What is the Shared Harvest Fund? And why did you decide to start this particular charity?

Shared Harvest is a social enterprise founded by three Black women doctors. Our mission is to spread compassion through wellness, service, and relief, providing white glove treatment to everyone, every time.

We are dedicated to improving equity in health, higher education, financial and digital spheres. Our volunteer management solution is the first of its kind to transform the liability of student loan debt into an asset class for social change. We forged a diverse network of healthcare providers that directs resources to residents in low-resourced communities in real time.

During the COVID-19 pandemic and beyond, we address the student debt crisis and other social and political determinants of health. Shared Harvest is an ideal partner for any Corporate Social Responsibility programming, paving the way to a more equitable future.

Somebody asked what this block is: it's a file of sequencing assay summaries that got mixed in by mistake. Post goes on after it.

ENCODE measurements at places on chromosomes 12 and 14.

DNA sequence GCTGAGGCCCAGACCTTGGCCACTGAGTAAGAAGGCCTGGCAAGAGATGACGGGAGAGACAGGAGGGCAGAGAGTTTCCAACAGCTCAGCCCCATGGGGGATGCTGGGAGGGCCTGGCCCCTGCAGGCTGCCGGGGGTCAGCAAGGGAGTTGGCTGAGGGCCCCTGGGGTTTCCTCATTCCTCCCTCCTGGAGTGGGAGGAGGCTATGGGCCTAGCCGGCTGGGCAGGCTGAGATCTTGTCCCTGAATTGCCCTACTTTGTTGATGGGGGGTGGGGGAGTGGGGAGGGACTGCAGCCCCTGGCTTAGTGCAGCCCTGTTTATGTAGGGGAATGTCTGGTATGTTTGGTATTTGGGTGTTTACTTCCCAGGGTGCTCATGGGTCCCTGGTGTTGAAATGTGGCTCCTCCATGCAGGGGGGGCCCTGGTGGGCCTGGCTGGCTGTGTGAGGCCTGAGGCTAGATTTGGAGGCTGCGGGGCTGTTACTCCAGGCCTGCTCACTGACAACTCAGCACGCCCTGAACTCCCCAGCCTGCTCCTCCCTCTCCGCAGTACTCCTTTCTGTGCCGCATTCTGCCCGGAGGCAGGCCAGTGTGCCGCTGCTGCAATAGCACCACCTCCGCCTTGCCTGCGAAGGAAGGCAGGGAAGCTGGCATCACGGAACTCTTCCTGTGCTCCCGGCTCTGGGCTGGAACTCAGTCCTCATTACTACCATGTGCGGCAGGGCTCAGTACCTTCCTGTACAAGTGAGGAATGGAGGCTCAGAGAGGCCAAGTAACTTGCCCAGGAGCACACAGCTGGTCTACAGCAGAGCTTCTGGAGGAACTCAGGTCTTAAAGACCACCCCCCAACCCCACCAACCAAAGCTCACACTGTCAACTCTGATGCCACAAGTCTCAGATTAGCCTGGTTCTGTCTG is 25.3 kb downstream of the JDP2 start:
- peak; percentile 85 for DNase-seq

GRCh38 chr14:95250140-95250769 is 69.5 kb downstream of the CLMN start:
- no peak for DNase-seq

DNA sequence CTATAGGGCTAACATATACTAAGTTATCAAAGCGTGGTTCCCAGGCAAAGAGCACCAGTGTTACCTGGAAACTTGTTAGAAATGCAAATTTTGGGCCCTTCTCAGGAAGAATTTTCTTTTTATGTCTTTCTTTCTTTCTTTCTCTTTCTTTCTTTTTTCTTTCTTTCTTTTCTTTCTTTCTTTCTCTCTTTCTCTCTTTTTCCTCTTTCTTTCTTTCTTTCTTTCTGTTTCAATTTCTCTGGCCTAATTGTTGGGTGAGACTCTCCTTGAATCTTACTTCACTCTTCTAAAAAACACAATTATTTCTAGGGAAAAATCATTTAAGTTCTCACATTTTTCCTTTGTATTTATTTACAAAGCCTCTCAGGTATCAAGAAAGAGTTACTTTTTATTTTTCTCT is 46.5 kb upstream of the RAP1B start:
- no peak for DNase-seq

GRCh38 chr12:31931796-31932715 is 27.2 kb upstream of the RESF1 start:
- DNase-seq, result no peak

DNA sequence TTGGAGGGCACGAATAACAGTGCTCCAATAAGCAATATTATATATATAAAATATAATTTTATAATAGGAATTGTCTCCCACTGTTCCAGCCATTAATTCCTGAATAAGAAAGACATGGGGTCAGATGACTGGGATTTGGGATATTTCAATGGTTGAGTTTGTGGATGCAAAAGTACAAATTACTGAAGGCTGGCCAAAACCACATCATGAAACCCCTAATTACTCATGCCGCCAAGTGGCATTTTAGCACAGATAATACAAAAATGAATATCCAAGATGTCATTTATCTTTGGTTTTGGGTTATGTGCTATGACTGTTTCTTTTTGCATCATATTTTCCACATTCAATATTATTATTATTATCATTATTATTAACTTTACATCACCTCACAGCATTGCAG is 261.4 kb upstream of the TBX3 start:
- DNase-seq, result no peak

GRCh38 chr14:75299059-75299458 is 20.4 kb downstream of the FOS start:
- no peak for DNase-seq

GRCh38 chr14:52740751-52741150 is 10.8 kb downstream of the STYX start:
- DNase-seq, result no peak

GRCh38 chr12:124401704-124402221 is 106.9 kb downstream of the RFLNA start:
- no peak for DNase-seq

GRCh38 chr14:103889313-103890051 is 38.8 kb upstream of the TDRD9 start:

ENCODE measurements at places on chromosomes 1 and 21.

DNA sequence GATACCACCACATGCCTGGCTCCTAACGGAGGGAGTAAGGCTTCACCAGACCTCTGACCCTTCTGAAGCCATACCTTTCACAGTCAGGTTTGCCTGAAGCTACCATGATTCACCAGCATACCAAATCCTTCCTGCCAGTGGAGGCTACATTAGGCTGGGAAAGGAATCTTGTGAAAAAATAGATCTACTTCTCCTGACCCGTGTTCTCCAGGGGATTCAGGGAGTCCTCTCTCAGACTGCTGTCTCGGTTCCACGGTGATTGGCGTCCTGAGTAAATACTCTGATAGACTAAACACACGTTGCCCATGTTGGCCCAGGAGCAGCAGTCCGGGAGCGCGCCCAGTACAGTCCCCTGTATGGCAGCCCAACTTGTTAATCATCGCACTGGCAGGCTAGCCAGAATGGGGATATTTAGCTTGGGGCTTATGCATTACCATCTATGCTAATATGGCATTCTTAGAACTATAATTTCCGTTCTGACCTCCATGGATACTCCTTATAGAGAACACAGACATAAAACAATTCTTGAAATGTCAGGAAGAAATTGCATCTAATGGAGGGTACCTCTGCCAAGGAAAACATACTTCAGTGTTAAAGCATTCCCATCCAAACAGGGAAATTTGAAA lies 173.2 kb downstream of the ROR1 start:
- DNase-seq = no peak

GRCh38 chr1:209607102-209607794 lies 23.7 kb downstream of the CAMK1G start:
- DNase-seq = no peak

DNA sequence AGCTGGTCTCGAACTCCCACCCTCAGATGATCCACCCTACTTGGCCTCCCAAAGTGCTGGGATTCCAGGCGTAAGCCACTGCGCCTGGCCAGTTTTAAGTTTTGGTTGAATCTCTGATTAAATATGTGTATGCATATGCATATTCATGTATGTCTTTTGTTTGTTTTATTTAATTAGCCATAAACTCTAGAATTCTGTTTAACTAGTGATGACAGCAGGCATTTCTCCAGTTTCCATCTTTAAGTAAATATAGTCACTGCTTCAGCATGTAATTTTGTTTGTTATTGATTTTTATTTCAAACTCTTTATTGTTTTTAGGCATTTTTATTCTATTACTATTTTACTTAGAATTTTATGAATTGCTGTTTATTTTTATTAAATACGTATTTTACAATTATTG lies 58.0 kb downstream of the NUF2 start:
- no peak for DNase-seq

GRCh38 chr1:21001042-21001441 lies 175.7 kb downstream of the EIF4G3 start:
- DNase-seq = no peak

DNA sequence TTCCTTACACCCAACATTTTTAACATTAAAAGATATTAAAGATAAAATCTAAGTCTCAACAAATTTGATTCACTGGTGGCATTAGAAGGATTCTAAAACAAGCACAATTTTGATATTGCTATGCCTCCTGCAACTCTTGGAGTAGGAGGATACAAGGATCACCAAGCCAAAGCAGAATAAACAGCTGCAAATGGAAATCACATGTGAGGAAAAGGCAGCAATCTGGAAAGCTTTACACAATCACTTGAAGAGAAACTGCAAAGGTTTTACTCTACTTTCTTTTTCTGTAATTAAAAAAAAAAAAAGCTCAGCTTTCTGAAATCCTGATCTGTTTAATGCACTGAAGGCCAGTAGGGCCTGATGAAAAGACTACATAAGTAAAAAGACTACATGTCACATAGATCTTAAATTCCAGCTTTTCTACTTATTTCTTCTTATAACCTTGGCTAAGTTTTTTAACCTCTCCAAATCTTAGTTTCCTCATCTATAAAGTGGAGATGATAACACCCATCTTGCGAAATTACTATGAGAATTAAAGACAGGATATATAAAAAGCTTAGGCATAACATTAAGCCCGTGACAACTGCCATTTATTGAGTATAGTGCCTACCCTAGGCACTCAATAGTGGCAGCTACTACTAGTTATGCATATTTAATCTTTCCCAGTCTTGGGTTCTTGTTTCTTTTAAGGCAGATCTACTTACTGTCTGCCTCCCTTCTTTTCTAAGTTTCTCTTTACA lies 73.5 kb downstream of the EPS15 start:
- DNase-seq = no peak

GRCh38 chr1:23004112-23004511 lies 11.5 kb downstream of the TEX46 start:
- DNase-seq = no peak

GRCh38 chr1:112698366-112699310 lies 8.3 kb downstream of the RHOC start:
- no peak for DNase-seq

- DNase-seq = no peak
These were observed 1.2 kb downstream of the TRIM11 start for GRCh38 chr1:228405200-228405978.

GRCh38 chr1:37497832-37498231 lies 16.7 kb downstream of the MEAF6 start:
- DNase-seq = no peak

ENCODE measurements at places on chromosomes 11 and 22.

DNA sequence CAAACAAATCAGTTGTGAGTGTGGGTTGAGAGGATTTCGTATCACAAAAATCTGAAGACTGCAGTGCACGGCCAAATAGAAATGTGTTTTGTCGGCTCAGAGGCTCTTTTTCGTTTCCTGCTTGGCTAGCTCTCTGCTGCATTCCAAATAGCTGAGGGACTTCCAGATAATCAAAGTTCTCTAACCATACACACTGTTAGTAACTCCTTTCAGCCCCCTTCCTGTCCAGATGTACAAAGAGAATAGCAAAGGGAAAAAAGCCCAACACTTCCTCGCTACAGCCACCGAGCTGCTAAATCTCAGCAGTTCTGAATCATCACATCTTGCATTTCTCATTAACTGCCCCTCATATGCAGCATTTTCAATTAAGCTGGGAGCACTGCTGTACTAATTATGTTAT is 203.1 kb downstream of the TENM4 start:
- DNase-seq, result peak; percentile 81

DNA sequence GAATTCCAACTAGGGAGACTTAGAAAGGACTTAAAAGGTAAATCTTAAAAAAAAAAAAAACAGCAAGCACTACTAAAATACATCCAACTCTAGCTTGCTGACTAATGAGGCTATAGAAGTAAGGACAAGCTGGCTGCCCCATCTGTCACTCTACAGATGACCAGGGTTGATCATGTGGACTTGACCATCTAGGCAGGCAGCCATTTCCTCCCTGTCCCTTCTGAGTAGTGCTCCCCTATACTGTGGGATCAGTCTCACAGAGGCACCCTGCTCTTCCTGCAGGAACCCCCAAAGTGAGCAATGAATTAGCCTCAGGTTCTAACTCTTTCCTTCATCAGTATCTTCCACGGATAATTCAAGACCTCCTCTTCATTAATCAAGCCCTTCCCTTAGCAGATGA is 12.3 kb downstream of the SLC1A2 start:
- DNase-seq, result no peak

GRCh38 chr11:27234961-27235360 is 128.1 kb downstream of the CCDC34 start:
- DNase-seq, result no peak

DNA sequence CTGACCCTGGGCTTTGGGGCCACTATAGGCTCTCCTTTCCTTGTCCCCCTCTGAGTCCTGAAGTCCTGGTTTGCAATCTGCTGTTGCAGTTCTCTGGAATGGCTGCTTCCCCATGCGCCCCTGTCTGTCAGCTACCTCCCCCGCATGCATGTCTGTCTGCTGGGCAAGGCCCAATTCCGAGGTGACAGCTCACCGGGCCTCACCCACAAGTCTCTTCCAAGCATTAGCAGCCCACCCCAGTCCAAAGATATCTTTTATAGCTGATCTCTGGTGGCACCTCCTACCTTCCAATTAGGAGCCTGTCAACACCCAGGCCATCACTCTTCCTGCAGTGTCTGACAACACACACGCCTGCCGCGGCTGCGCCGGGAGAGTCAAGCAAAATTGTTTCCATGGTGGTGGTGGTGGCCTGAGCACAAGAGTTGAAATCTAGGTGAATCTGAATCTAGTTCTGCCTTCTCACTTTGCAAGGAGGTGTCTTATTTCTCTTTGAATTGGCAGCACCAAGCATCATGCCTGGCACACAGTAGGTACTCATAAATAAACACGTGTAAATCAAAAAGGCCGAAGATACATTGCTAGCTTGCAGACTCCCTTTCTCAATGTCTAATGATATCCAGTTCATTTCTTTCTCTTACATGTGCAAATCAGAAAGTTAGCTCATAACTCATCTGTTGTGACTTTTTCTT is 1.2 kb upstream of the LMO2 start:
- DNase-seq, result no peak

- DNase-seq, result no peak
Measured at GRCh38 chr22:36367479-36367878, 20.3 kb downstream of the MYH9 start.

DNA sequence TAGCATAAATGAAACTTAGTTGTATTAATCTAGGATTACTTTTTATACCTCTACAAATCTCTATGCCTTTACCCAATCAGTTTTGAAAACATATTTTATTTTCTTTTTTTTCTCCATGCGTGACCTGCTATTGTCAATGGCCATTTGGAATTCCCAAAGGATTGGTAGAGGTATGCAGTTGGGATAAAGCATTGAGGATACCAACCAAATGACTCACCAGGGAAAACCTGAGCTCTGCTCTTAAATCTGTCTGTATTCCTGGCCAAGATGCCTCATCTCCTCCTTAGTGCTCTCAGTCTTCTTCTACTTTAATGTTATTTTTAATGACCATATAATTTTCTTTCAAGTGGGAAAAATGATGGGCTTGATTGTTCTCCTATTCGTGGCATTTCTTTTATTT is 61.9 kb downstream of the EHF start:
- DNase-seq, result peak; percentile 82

What does Women’s Month mean to you? Why is it important to celebrate?

Women hold up half the sky.  That’s not just a book, but reality.  Yet we are rarely celebrated. Our challenges and shortcomings our usually magnified while our achievements are quickly devalued or wrapped into a new set of expectations.  Either way, society often to it detriment, plays lip therapy on how we value women, but we don’t deeply understand the struggle and mental toll it takes to be always on, strong and resilient, taking care of others, breaking the glass ceiling, and particularly for Black Women, being twice as good hall the time for a quarter of the pay. 

I was raised by a single mom immigrant from Ghana, and to be honest, I fell into the same mindset watching her outperform everyone around her – all the time.  She was the only one in her sibling crew of 13 to get an education, highest ranked midwife at her job and eventually worked to be a critical care RN diva.   All while taking care of myself and my brother.  I thought she was superwoman.  One night at about 2am I woke up out of myself at 13 years old and found my superwoman crying in bed.  She couldn’t contain herself except to say she missed her mom (who died several months later and she could not afford to travel to attend the wedding).  She had a “Bank of America” bill in her hand.